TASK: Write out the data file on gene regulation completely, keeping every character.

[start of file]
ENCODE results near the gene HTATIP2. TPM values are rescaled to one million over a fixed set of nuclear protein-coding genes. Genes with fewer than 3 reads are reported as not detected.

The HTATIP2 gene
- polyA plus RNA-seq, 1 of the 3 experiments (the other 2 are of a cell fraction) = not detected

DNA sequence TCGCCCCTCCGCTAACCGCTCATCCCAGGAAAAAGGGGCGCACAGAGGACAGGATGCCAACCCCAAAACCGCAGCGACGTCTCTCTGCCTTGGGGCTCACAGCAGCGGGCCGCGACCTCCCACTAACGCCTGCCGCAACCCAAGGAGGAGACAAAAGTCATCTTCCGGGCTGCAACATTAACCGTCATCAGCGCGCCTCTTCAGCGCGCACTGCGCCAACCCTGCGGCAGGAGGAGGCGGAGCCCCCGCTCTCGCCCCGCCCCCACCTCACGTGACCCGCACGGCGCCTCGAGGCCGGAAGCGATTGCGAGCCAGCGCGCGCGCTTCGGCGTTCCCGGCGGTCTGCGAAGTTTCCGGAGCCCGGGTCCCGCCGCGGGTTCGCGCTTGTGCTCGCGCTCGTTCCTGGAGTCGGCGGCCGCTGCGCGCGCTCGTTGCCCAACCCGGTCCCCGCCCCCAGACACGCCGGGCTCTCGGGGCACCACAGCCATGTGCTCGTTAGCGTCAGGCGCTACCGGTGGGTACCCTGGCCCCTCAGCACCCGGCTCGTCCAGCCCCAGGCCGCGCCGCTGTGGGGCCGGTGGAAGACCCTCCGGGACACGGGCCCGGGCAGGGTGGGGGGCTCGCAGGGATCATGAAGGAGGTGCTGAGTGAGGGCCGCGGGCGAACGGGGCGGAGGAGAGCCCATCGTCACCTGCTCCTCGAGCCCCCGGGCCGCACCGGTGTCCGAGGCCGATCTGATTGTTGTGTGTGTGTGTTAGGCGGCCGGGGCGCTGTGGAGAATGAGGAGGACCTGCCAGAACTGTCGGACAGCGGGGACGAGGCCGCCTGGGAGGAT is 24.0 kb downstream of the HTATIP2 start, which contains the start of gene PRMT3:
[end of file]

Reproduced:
ENCODE results near the gene HTATIP2. TPM values are rescaled to one million over a fixed set of nuclear protein-coding genes. Genes with fewer than 3 reads are reported as not detected.

The HTATIP2 gene
- polyA plus RNA-seq, 1 of the 3 experiments (the other 2 are of a cell fraction) = not detected

DNA sequence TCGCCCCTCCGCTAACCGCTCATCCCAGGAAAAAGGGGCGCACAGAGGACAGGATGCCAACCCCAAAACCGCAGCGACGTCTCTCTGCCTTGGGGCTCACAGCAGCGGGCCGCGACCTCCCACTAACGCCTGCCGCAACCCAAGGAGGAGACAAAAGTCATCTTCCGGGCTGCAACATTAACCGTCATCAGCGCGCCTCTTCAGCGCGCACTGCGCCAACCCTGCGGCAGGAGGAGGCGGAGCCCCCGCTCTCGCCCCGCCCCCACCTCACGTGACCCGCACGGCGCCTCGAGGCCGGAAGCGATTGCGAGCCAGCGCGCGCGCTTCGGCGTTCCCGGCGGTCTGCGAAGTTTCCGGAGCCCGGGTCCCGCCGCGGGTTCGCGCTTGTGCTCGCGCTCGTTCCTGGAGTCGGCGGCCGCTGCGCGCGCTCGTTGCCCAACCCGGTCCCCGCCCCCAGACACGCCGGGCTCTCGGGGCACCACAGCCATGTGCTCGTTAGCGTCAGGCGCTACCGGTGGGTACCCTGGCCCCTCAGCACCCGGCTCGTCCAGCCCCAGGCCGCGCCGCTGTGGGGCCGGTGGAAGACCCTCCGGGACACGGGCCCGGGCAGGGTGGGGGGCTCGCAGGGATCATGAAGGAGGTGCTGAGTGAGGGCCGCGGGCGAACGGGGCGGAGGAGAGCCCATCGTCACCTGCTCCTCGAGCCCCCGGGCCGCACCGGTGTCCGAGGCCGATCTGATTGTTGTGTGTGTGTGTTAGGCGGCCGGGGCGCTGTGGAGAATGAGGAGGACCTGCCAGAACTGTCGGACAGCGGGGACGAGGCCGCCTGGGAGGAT is 24.0 kb downstream of the HTATIP2 start, which contains the start of gene PRMT3: